Stacy: Preference does play a role. For example, some hiring managers do not want to pay a recruiting fee. There are a couple of different reasons for this. First, they believe that paying a recruiting fee is a sunk cost or a frivolous expense. Now we’ve debunked both of those as being myths in previous episodes of our podcast. The fact of the matter is that paying a recruiting fee for successfully hiring a top candidate is an investment in an employer’s future. That organization should expect to receive a sizeable return on their investment in terms of the value that the candidate provides to the organization once they become an employee.
Second, the hiring manager might believe they can find a suitable candidate on their own. Now, I’m certainly not suggesting that can’t happen. Obviously, they’re capable of finding a candidate for their open position on their own. However, there are certain criteria I’d like to highlight in terms of such a situation.
Samantha: What criteria are those?
Stacy: There are two main criteria. The first one is the quality of the candidates. We’ve talked many times on this podcast about the lack of quality candidates that currently exist in the marketplace which includes the Animal Health industry and Veterinary profession. We are, of course, in the midst of a candidate’s job market and we might be in a candidates’ market for quite some time.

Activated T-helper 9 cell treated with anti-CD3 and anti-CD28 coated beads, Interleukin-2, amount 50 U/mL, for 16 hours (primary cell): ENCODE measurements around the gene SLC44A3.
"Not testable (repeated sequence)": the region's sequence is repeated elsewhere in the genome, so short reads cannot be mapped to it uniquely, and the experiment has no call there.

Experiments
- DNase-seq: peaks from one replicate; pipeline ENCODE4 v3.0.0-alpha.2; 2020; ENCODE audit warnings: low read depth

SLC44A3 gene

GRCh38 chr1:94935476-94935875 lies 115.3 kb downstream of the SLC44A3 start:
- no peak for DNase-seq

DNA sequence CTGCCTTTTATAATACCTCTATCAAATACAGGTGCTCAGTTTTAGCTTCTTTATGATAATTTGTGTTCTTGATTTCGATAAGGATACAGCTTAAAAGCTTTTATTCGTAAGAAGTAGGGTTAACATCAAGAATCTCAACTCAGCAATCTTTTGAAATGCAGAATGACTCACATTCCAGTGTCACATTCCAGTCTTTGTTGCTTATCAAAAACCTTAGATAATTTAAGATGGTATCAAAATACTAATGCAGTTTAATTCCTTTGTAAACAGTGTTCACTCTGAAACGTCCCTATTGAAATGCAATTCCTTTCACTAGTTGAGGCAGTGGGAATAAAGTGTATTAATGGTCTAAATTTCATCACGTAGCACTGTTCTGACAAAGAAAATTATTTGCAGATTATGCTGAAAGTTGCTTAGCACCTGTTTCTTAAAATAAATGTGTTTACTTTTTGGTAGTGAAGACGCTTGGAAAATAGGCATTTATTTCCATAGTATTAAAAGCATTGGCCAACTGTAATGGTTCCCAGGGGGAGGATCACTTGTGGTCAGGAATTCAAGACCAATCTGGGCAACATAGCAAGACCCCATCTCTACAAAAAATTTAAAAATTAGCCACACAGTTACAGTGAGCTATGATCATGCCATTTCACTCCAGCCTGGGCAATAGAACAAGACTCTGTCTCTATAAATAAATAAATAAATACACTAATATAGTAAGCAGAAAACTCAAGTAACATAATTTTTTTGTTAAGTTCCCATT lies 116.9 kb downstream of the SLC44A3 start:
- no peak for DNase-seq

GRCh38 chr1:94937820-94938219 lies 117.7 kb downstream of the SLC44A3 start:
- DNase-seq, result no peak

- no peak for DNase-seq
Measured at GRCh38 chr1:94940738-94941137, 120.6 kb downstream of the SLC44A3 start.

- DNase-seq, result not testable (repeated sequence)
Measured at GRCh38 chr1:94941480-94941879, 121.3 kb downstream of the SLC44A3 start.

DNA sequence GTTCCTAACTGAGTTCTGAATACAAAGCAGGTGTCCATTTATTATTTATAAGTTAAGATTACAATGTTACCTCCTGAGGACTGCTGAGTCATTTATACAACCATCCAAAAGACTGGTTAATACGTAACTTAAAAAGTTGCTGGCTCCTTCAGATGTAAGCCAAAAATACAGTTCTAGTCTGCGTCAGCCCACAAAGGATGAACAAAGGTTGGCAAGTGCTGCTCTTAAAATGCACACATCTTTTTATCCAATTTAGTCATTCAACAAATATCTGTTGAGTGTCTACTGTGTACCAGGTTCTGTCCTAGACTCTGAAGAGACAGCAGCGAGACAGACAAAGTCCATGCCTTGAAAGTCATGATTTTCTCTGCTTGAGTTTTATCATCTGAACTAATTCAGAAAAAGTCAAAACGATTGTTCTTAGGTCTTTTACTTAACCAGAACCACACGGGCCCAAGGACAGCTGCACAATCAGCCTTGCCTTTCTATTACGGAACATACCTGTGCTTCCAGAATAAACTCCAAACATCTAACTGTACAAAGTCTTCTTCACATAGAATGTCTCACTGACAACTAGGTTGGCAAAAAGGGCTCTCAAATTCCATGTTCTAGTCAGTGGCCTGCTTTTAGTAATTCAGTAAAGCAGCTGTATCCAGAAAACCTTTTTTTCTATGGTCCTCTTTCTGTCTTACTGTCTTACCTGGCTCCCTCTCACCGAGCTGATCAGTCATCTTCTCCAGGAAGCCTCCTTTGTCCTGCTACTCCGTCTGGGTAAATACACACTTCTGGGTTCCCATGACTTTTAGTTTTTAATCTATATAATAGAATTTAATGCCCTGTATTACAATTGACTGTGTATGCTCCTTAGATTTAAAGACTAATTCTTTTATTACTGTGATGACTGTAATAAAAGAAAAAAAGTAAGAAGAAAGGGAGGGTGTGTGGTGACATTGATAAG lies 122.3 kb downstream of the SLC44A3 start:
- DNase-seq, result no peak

Samantha: Yes, we’ve discussed all kinds of statistics that underscore how difficult it is to find top talent, haven’t we?
Stacy: Yes, including an unemployment rate in the Veterinary profession that’s been at or under 1% for nearly two years now and the fact there is approximately one qualified candidate for every job opening in the Veterinary profession. Those are startling statistics and facts about how difficult it is to find qualify candidates in today’s job market.